There are a number of reasons why I decided to take on this project. My first reason has to do with my interest in birds. This began shortly after moving to Victoria ten and a half years ago. With our house backing onto a wooded area, the chirping of birds is a familiar sound all year long. I often glance out the window to see birds of all forms in the yard throughout the day. Frequently I will pull out the Birds of Victoria or Birds of North America reference guides we have on hand. Unfortunately, the drawings in the first aren’t overly helpful for identification and the number of entries in the second is overwhelming. My second reason has to do with a photography course I took a number of years ago. Since that time I have been trying to think of a practical reason to buy a new camera. Taking pictures of birds requires a powerful zoom lens which my previous point-and-shoot camera could not accommodate. Perfect! My final reason was my desire to take on a new project to welcome in 2011. Hence, bird of the day was born.

Sunday, February 20, 2011

Anna's Hummingbird

Calypte anna

Medium-sized hummingbird
Straight, slender bill
Iridescent bronzy green back
Green flanks
Pale grey chest and belly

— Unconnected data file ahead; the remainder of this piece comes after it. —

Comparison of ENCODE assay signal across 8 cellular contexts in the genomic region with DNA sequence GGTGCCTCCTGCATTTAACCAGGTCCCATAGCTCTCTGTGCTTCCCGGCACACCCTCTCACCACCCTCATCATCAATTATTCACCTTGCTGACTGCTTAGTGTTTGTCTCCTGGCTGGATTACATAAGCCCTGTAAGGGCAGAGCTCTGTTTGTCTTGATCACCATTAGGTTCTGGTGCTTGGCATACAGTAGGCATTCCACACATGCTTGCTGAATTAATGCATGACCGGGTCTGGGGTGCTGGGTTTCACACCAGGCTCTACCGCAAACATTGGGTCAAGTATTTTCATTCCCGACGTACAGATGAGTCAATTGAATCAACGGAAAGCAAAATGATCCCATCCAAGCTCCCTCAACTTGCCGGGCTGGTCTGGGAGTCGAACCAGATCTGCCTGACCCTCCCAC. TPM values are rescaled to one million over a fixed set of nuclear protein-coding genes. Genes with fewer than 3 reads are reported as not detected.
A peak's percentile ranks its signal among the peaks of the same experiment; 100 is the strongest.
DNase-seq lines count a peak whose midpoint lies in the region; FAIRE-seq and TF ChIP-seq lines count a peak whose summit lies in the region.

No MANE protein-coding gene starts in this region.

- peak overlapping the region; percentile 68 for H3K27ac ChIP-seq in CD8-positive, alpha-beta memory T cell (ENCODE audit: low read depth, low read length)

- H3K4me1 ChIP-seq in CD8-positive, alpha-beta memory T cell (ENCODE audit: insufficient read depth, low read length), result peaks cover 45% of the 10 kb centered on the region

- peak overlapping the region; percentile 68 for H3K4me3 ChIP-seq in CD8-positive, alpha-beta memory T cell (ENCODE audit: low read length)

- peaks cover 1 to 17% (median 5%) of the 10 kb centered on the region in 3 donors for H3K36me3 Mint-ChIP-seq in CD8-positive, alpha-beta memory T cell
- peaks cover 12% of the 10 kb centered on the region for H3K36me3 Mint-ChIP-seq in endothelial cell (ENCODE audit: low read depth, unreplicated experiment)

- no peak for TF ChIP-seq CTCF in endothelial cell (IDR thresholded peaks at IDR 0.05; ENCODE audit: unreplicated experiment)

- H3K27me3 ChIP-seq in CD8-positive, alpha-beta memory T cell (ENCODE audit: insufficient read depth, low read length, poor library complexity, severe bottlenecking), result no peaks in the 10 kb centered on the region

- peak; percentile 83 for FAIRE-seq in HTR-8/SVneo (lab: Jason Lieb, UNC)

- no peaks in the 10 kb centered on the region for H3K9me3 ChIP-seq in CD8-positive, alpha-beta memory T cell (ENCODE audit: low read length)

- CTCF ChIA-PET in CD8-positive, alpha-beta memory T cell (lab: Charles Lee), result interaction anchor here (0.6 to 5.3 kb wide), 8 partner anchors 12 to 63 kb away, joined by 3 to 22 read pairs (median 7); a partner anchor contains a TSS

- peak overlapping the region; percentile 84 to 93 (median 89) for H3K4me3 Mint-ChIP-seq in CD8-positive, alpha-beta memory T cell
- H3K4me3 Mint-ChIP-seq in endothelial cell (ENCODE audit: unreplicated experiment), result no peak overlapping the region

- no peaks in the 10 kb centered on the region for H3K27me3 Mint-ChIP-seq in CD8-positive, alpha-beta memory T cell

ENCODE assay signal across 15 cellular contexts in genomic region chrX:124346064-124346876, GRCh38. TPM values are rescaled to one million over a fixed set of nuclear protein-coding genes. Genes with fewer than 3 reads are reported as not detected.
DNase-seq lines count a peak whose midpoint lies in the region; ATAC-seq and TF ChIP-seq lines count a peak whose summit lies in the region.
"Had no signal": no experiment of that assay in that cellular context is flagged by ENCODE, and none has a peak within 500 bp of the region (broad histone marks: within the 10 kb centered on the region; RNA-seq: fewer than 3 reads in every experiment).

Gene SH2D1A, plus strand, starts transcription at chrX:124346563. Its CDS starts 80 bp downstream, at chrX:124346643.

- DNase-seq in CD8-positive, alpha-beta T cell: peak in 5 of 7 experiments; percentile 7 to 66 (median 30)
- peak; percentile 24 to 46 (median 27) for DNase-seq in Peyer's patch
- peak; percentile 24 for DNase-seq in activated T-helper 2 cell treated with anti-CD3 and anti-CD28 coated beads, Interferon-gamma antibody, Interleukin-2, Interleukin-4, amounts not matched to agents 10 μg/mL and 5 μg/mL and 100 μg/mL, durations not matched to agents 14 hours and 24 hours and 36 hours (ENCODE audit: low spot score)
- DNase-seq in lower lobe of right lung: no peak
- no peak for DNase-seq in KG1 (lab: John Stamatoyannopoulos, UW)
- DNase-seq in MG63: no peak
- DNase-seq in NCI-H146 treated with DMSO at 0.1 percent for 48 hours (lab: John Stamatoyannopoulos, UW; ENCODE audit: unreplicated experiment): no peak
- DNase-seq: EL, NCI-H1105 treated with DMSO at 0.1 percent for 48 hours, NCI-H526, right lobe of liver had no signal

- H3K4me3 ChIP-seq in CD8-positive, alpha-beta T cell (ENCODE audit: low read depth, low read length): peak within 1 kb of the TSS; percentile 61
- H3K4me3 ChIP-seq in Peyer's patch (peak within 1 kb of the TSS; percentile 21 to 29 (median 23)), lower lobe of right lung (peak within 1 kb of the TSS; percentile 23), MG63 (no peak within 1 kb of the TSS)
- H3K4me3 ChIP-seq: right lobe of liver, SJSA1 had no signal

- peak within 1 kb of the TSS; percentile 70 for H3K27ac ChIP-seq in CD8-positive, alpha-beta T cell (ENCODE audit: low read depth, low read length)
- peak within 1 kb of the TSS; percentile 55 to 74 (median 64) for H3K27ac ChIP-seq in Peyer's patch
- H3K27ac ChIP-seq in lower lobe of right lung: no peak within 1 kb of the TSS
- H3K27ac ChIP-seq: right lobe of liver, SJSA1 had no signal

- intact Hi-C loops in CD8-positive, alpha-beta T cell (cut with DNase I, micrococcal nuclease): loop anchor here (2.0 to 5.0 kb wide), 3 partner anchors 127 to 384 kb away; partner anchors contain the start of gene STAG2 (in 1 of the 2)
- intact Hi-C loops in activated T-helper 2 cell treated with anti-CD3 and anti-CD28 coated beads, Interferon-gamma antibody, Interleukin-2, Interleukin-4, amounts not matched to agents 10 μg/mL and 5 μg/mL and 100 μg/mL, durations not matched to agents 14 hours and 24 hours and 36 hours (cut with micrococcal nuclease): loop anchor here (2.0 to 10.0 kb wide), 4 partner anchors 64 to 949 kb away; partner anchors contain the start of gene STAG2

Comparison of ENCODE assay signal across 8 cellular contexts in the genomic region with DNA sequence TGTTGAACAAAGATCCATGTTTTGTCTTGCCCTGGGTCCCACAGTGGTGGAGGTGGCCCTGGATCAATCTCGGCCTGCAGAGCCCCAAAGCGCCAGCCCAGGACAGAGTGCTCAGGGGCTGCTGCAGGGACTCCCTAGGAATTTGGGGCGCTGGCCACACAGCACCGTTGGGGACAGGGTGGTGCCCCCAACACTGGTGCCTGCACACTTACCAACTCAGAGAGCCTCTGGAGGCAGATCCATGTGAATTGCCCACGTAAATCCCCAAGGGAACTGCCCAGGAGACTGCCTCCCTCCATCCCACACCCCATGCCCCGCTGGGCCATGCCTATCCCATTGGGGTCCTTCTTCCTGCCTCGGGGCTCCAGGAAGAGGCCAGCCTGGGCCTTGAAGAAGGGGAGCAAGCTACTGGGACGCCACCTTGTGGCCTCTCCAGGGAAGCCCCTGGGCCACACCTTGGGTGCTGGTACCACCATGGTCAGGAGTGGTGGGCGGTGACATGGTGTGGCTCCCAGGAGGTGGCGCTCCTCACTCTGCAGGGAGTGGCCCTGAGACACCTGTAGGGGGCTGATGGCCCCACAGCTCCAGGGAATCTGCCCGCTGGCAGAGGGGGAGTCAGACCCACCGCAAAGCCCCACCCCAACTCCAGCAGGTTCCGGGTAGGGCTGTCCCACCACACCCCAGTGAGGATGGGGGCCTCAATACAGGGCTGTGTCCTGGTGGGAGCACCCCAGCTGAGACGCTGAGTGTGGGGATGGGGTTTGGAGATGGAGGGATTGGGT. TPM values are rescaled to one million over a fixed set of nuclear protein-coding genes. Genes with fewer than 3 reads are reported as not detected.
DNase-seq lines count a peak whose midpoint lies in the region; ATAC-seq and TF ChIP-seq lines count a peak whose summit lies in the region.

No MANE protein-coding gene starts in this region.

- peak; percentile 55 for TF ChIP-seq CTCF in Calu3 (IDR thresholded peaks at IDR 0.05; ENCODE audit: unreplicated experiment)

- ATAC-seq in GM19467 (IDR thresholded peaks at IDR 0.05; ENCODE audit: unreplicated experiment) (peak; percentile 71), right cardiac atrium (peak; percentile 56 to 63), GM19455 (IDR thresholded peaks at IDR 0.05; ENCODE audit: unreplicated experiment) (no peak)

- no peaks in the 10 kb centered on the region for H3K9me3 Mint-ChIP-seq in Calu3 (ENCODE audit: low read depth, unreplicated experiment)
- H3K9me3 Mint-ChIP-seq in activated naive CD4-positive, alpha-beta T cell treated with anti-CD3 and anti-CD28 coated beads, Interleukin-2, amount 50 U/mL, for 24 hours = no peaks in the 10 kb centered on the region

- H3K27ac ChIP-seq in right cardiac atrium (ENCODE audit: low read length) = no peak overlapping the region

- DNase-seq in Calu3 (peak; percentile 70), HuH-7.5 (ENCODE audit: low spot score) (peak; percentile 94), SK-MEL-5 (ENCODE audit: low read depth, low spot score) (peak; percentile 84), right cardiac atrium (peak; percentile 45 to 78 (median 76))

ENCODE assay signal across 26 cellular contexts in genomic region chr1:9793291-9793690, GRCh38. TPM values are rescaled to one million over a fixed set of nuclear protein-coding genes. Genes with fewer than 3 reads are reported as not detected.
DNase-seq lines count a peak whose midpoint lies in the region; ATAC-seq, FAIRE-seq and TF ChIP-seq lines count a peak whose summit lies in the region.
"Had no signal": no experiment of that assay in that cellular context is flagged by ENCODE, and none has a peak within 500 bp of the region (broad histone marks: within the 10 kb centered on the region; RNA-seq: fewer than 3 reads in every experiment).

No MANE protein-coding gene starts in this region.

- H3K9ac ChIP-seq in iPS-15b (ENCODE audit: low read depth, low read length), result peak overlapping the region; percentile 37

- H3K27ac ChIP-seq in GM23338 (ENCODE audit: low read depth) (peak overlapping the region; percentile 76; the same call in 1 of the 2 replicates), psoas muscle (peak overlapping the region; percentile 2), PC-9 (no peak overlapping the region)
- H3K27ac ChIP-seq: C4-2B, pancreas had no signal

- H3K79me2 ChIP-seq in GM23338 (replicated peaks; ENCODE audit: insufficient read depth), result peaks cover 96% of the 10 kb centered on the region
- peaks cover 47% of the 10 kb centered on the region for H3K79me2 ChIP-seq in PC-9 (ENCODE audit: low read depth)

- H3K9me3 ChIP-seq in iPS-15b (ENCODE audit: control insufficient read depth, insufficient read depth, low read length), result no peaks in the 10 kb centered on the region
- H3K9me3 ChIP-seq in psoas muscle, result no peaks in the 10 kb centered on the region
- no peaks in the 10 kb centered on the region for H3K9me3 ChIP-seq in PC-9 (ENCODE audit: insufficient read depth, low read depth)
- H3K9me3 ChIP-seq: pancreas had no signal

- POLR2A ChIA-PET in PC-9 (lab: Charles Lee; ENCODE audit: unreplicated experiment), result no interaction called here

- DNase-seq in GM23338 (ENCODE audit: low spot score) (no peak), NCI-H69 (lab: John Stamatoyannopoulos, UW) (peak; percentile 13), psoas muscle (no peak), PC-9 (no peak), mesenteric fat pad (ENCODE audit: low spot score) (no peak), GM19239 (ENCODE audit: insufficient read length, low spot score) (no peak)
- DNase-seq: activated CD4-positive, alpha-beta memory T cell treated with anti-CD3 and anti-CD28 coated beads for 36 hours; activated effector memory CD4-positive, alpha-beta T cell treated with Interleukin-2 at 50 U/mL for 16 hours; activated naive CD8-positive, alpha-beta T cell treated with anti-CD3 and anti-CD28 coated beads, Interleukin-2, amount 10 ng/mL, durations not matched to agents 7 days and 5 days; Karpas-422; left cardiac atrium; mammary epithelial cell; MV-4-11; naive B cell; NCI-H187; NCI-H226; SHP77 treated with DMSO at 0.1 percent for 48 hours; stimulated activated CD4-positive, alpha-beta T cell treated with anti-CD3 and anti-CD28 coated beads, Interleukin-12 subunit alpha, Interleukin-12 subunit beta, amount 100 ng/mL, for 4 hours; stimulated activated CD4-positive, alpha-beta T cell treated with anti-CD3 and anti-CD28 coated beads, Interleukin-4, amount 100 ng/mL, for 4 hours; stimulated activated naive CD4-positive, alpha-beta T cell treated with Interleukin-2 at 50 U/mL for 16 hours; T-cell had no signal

Dark tail
Red crown and throat
Green crown
Some red spots on throat

Listen to its call.

I've always thought of hummingbirds as being in constant motion. These tiny birds never seem to stop hovering, even when taking a drink from a feeder ... or so I thought.  It wasn't until recently that I've noticed them perched in trees, chirping away. At first I thought this was a way for them to conserve energy in the winter months only. (Imagine the amount of energy require to flap those wings 40 or 50 times per second!) However, I've since read that hummingbirds spend about 85-90% of their time sitting, digesting their food. 

In this picture, the crown and gorget look black. Apparently, when the mood suits it, this bird is able to 'turn on' its red coloring by aiming a beam of light from its iridescent feathers.

Learn more about the Anna's Hummingbird.

Additional photos:

immature female


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